Acrylic monomers used with great preference in the sense of compound (V) as components for polymer blocks P(B) comprise acrylic and methacrylic esters having alkyl groups composed of from 4 to 18 carbon atoms. Specific examples of such compounds, without wishing to be restricted by this enumeration, include n-butyl acrylate, n-pentyl acrylate, n-hexyl acrylate, n-heptyl acrylate, n-octyl acrylate, n-nonyl acrylate, lauryl acrylate, stearyl acrylate, stearyl methacrylate, branched isomers thereof, such as 2-ethylhexyl acrylate and isooctyl acrylate, for example, and also cyclic monomers such as cyclohexyl acrylate or norbornyl acrylate and isobornyl acrylate, for example.
As an option, it is also possible to use vinyl monomers from the following groups as monomers defined as (V) for polymer blocks P(B): vinyl esters, vinyl ethers, vinyl halides, vinylidene halides, and also vinyl compounds which comprise aromatic cycles and heterocycles in a position. Here too, mention may be made, by way of example, of selected monomers which can be used in accordance with the invention: vinyl acetate, vinylformamide, vinylpyridine, ethyl vinyl ether, 2-ethylhexyl vinyl ether, butyl vinyl ether, vinyl chloride, vinylidene chloride, and acrylonitrile.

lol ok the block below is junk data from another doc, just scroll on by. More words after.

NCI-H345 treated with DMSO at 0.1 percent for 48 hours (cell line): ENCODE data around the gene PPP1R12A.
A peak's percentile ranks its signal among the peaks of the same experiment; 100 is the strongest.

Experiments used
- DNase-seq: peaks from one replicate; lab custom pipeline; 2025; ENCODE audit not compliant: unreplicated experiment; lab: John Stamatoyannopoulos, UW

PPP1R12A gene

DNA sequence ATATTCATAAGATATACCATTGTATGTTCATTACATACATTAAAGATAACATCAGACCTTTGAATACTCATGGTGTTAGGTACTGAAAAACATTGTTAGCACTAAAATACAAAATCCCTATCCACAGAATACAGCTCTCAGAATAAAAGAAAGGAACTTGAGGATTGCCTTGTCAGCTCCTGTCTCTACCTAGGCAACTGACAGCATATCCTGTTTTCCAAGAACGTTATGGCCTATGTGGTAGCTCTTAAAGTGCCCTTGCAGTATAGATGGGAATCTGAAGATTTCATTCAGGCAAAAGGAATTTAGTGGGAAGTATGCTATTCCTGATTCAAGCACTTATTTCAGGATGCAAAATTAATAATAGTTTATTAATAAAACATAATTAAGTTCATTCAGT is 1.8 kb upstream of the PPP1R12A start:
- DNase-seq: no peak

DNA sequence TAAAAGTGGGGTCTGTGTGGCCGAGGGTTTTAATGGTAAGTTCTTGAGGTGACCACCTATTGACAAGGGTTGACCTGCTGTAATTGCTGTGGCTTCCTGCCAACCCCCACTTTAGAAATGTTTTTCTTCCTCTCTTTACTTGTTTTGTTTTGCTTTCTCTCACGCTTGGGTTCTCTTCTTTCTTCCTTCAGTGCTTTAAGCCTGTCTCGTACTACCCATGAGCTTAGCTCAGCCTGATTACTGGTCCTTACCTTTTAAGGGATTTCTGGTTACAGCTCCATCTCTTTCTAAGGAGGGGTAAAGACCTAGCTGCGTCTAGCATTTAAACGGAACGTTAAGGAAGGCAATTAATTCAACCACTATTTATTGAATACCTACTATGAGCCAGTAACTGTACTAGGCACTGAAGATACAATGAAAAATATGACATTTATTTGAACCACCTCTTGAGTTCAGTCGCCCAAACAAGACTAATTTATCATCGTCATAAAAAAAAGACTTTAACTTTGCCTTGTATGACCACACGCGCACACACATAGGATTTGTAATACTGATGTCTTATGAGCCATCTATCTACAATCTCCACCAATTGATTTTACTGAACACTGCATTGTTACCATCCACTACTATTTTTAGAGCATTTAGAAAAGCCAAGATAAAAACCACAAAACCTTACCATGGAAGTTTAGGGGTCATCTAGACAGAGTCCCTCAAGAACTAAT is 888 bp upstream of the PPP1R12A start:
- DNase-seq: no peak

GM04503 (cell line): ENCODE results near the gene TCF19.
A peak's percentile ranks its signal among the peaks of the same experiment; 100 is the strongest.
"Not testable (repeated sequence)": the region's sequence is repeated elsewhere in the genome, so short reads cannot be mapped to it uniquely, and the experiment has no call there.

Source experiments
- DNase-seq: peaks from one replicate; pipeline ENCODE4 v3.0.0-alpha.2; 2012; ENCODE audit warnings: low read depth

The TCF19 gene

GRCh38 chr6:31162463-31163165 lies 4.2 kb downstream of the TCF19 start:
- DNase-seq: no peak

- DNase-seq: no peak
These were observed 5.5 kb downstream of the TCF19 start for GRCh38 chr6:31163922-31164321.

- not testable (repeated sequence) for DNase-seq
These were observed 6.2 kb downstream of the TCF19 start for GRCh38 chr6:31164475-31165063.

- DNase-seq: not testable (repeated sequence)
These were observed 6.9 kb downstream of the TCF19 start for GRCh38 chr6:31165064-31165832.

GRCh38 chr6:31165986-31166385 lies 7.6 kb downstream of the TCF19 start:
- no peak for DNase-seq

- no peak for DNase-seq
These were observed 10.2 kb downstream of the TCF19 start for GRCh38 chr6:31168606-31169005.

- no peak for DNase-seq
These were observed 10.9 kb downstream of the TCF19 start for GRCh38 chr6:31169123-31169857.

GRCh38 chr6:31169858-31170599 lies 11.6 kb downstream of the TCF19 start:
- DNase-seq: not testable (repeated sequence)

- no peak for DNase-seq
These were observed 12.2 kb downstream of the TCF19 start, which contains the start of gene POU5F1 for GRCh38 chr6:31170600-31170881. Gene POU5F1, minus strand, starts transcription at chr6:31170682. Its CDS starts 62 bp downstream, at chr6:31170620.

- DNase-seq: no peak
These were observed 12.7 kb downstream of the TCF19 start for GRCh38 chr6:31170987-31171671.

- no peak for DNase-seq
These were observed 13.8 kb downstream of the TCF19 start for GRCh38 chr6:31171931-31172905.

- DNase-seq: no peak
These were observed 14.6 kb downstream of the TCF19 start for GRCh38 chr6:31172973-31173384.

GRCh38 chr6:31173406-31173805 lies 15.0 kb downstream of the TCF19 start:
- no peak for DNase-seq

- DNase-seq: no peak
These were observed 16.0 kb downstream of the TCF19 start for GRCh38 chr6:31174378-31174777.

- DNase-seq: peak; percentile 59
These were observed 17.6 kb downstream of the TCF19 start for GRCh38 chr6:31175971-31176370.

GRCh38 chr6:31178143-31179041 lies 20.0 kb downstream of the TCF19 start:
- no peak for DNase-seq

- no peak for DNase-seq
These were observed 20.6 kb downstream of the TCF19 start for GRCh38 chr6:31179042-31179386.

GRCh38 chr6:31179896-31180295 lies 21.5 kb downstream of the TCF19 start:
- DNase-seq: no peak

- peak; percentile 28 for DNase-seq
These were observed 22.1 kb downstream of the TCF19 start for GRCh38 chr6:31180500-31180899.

Particularly preferred examples of suitable vinyl-containing monomers defined as (V) for the elastomer blocks P(B) further include hydroxyethyl acrylate, hydroxypropyl acrylate, hydroxyethyl methacrylate, hydroxypropyl methacrylate, N-methylolacrylamide, acrylic acid, methacrylic acid, allyl alcohol, maleic anhydride, itaconic anhydride, itaconic acid, benzoin acrylate, acrylated benzophenone, acrylamide, and glycidyl methacrylate, to name but a few.